The basketball term means being able to position yourself to reach a goal, Graham explains. "Being able to think about how you can do more than just shoot the ball. Most of us in the world do the same thing over and over every day. If you do the same thing today as you did yesterday as you'd do tomorrow, what have you done? Nothing. You never get a chance to think. You have to be able to move without the ball: planning, preparation and getting ready for the action. "
to read an excerpt from "Move Without the Ball."
Graham says he was inspired to write the book by his own experience growing up and desiring to play professional basketball – and his realization that there is more to life than sports.
In his book he lays out statistics that he calls "Reality Checks," in which he points out that that only 5 percent of high school athletes go on to become college athletes, and only 1 percent even get to play at division I level. Also, only about 1 in 10,000 athletes go on to become professional athletes. And yet, 67 percent of black males and 37 percent of white males between the ages of 13 and 18 believe they'll play professional sports.
"No B plan. No C plan," Graham says. "So what you end up doing is at that age 13 and 14, 8 and 9 years of age, you don't have a strong foundation for reading. You don't have any skills. You can't do anything else. So you give your life away based on that stat, based on wanting to be a professional athlete or anything else - Britney Spears or whatever the case may be - and you don't make it, you know what happens? You may lose your life. You may wind up in prison. I've worked in the prison system for five years, and most of those folks in prison didn't have a direction."
Graham tells the stories of athletes who were successful on the field and successful in life after sports to offer teens some advice. He mentions Heisman Trophy winner Bo Jackson, who many may remember from the very popular "Bo Knows" commercial produced by Nike. He played professional baseball and football.
"The lesson," Graham says, is that your life as a professional athlete, if you achieve it, would last only for a short period of time. "The average is three years that you'll play professional sports. So what are you going to do after 23, 33, 43, 53, 63, 73, 83, 93? It's not going to last forever. You better have something else to do. Better have other skills. That's what we're saying. You're a whole person. Sports isn't just a part of life. It's not life itself."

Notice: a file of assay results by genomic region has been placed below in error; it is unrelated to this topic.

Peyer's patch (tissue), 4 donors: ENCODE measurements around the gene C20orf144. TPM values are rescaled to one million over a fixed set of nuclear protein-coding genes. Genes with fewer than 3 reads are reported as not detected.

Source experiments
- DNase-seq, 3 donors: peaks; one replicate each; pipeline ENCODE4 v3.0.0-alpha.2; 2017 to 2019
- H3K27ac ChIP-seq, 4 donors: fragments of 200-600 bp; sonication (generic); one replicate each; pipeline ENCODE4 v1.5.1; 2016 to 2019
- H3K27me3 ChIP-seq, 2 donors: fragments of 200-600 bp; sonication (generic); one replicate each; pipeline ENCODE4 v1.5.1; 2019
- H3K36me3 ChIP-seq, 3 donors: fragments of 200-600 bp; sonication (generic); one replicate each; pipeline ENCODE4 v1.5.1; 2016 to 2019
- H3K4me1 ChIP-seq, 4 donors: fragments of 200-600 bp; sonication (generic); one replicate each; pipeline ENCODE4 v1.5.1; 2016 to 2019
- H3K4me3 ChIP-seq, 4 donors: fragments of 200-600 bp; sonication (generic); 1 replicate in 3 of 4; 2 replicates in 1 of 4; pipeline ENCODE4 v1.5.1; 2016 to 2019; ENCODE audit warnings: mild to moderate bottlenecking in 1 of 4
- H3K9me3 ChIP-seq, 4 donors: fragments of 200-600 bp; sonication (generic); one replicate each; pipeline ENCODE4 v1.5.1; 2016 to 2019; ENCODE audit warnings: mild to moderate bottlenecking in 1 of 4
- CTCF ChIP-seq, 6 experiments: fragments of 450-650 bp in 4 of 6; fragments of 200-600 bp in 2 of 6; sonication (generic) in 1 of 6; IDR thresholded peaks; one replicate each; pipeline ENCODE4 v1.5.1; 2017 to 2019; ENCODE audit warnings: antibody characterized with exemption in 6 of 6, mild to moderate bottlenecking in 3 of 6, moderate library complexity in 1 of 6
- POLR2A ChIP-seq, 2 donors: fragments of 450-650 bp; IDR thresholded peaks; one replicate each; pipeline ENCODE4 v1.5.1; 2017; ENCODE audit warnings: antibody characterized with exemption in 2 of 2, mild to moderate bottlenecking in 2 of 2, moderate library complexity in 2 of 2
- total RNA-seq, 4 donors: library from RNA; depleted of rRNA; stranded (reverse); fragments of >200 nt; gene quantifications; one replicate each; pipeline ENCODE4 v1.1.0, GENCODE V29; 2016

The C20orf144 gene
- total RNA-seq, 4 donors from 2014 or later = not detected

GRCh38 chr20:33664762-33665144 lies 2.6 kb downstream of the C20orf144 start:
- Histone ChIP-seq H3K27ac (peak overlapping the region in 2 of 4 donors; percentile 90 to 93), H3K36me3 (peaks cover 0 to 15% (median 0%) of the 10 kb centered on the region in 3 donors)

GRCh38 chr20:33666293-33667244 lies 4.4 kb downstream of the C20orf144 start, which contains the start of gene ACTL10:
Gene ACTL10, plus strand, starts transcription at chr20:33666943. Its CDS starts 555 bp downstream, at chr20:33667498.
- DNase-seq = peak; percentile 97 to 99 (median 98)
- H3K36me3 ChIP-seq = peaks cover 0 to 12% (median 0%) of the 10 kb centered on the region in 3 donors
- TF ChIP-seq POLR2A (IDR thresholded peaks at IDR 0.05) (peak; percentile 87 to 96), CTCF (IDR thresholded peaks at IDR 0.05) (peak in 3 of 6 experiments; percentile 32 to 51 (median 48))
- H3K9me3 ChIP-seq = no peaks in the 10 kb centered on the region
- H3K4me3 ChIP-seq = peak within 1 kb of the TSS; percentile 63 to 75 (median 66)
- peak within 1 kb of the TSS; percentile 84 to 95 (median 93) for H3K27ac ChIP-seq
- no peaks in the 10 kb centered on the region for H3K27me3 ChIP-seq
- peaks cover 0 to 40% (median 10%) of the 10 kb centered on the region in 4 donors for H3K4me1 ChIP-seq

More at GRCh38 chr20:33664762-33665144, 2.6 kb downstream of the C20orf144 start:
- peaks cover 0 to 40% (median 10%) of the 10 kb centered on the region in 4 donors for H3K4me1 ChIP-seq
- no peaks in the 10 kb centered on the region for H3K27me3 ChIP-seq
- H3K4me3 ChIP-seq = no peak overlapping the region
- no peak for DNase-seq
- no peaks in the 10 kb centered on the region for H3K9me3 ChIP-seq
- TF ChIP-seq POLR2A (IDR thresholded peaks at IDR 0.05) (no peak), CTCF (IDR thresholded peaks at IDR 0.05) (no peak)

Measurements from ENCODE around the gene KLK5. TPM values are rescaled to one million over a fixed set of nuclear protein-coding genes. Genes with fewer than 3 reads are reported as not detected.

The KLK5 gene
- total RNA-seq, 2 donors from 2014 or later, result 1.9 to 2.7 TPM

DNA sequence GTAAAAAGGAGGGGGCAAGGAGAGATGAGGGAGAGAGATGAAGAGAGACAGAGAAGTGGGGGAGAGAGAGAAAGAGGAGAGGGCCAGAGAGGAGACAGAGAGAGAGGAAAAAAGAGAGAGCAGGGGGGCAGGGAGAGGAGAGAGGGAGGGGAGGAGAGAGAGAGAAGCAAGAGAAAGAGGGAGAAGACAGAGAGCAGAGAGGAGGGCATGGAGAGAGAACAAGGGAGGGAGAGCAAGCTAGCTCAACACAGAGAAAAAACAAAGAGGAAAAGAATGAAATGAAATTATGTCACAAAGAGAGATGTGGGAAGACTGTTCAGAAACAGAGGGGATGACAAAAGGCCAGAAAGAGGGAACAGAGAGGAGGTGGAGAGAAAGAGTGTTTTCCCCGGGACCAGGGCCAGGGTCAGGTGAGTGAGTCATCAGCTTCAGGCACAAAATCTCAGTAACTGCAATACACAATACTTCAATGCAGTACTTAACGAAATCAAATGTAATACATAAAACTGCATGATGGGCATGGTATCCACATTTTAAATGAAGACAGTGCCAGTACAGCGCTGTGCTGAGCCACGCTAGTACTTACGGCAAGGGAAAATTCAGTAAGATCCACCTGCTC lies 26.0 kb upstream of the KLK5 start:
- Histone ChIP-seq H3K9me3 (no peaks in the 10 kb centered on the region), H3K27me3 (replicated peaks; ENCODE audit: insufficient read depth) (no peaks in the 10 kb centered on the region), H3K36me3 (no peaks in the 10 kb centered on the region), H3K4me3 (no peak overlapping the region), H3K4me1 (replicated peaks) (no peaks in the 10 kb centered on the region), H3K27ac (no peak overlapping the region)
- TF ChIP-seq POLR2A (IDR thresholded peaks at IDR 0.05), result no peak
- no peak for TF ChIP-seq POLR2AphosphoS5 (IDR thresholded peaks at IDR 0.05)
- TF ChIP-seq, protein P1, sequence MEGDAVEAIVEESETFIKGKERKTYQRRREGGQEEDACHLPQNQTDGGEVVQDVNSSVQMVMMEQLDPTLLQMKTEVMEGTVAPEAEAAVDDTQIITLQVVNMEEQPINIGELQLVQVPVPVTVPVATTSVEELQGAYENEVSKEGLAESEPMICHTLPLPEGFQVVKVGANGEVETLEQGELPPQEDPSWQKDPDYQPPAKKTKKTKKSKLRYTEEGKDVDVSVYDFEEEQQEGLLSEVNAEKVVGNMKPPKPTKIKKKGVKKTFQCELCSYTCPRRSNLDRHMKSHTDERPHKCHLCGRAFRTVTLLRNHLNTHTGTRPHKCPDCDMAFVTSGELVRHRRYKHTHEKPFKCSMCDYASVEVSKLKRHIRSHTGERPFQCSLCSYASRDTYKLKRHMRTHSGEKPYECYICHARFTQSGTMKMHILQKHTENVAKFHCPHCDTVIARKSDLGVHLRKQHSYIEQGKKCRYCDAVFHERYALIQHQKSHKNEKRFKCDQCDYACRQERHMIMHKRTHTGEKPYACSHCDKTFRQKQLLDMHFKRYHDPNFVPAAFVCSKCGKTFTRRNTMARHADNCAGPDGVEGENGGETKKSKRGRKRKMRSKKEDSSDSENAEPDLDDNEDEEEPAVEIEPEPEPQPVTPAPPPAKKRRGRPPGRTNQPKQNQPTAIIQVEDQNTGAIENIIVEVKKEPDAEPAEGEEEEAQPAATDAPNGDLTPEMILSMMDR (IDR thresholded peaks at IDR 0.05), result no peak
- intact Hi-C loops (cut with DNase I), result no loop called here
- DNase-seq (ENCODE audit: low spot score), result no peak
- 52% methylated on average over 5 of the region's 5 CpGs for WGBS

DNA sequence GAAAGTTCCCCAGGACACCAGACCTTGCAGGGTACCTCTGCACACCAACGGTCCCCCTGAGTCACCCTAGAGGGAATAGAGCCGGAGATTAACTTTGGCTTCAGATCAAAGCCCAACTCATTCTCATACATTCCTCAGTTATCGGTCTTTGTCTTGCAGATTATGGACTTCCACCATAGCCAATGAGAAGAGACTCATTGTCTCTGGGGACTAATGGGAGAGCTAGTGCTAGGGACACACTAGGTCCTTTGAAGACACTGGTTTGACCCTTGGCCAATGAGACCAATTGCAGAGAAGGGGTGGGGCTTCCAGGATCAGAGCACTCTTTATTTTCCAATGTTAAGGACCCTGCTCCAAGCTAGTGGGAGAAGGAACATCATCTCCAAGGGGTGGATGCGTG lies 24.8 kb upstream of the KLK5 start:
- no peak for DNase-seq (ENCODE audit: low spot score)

He also mentions Darryl Strawberry to talk about making good and bad choices in life. Strawberry struggled with a very public drug addiction for a good part of his career with the New York Yankees.
"The obvious thing is that you have to also understand who you are," Graham says. "So while you're an athlete, and you have that platform, what you want to be able to do is make it work for you as much as possible, because there's going to be life after sports."
About his longtime love's in a Chicago murder trial, he says, "I don't know that much about it because we weren't supposed to talk about it. But I do know that she spent most of her life learning how to move without the ball. And she has done a great job of being able to plan, organize her life, and build a machine that reaches 20 million people in 115 countries. So it's a wonderful thing to not only be the person that is the star, but be able to organize and define yourself and to work on your passion. You have to define yourself. You have to work on your passion. You have to understand who you are. And then create a vision for yourself; then create a plan for yourself. Then build a team for yourself."
His advice for parents, "We need to learn ourselves. First of all, we need to learn to move without the ball. Our kids are only as good as we are. If we don't know much, our kids don't know much. The idea of being able to serve as an example, based upon how to process, how to think, how to realize our own dreams, we can pass that down to our children."
Graham is the author of previous books, the bestsellers "You Can Make It Happen" and "Teens Can Make It Happen."
He is an adjunct professor at the University of Illinois at Chicago and the University of Chicago.